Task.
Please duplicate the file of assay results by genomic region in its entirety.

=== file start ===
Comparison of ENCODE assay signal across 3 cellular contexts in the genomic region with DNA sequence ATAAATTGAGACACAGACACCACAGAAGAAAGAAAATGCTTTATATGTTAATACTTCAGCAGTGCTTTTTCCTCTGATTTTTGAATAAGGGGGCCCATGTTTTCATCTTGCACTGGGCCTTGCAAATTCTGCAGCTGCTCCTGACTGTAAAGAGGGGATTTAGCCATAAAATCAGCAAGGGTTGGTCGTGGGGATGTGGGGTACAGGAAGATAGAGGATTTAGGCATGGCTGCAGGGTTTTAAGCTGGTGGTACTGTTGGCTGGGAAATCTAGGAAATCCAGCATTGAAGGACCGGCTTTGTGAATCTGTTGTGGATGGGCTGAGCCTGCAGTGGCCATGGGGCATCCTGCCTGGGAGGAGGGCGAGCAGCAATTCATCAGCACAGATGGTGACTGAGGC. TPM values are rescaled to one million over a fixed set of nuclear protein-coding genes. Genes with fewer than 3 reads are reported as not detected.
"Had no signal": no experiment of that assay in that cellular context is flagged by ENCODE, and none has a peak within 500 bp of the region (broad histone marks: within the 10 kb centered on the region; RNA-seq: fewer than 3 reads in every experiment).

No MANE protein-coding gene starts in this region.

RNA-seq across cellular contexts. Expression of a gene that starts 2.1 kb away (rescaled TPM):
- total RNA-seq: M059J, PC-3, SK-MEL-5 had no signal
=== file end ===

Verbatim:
Comparison of ENCODE assay signal across 3 cellular contexts in the genomic region with DNA sequence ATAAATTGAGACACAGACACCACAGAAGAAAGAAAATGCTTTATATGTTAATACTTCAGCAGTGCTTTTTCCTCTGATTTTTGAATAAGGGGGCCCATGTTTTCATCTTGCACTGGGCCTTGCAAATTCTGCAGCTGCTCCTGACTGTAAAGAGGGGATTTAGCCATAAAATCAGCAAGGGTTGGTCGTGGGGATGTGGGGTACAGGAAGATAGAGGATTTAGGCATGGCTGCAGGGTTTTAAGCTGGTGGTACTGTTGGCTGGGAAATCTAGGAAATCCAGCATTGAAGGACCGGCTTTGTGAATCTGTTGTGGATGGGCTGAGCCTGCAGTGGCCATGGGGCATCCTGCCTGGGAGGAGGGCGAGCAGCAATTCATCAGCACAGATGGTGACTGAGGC. TPM values are rescaled to one million over a fixed set of nuclear protein-coding genes. Genes with fewer than 3 reads are reported as not detected.
"Had no signal": no experiment of that assay in that cellular context is flagged by ENCODE, and none has a peak within 500 bp of the region (broad histone marks: within the 10 kb centered on the region; RNA-seq: fewer than 3 reads in every experiment).

No MANE protein-coding gene starts in this region.

RNA-seq across cellular contexts. Expression of a gene that starts 2.1 kb away (rescaled TPM):
- total RNA-seq: M059J, PC-3, SK-MEL-5 had no signal